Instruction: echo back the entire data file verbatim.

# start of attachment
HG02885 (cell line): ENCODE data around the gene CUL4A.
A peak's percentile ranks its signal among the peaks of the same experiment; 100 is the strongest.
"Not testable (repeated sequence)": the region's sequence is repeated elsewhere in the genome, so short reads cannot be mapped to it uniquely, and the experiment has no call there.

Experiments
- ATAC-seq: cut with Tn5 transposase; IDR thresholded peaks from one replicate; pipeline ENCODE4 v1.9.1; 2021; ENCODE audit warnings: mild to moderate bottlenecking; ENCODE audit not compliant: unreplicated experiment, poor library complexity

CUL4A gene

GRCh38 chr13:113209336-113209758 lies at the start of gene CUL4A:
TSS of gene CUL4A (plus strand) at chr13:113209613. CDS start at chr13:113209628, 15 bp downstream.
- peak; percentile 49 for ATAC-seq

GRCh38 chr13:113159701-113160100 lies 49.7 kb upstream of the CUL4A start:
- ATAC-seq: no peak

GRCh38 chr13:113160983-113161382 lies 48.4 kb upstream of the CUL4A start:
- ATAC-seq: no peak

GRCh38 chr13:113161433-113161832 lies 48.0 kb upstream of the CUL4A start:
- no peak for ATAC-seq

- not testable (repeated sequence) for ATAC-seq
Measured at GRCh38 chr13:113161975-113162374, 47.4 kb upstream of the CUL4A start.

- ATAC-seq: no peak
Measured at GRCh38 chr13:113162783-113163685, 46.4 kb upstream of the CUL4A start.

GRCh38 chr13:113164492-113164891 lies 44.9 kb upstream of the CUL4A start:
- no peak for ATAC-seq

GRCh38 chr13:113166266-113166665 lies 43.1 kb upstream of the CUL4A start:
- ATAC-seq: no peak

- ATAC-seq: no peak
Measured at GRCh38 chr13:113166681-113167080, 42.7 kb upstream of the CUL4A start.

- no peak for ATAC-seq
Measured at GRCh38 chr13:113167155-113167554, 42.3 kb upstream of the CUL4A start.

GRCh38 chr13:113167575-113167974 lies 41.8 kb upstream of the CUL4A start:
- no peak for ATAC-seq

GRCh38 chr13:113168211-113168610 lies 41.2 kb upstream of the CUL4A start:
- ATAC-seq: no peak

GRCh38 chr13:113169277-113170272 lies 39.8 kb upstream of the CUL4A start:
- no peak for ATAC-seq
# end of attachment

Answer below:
HG02885 (cell line): ENCODE data around the gene CUL4A.
A peak's percentile ranks its signal among the peaks of the same experiment; 100 is the strongest.
"Not testable (repeated sequence)": the region's sequence is repeated elsewhere in the genome, so short reads cannot be mapped to it uniquely, and the experiment has no call there.

Experiments
- ATAC-seq: cut with Tn5 transposase; IDR thresholded peaks from one replicate; pipeline ENCODE4 v1.9.1; 2021; ENCODE audit warnings: mild to moderate bottlenecking; ENCODE audit not compliant: unreplicated experiment, poor library complexity

CUL4A gene

GRCh38 chr13:113209336-113209758 lies at the start of gene CUL4A:
TSS of gene CUL4A (plus strand) at chr13:113209613. CDS start at chr13:113209628, 15 bp downstream.
- peak; percentile 49 for ATAC-seq

GRCh38 chr13:113159701-113160100 lies 49.7 kb upstream of the CUL4A start:
- ATAC-seq: no peak

GRCh38 chr13:113160983-113161382 lies 48.4 kb upstream of the CUL4A start:
- ATAC-seq: no peak

GRCh38 chr13:113161433-113161832 lies 48.0 kb upstream of the CUL4A start:
- no peak for ATAC-seq

- not testable (repeated sequence) for ATAC-seq
Measured at GRCh38 chr13:113161975-113162374, 47.4 kb upstream of the CUL4A start.

- ATAC-seq: no peak
Measured at GRCh38 chr13:113162783-113163685, 46.4 kb upstream of the CUL4A start.

GRCh38 chr13:113164492-113164891 lies 44.9 kb upstream of the CUL4A start:
- no peak for ATAC-seq

GRCh38 chr13:113166266-113166665 lies 43.1 kb upstream of the CUL4A start:
- ATAC-seq: no peak

- ATAC-seq: no peak
Measured at GRCh38 chr13:113166681-113167080, 42.7 kb upstream of the CUL4A start.

- no peak for ATAC-seq
Measured at GRCh38 chr13:113167155-113167554, 42.3 kb upstream of the CUL4A start.

GRCh38 chr13:113167575-113167974 lies 41.8 kb upstream of the CUL4A start:
- no peak for ATAC-seq

GRCh38 chr13:113168211-113168610 lies 41.2 kb upstream of the CUL4A start:
- ATAC-seq: no peak

GRCh38 chr13:113169277-113170272 lies 39.8 kb upstream of the CUL4A start:
- no peak for ATAC-seq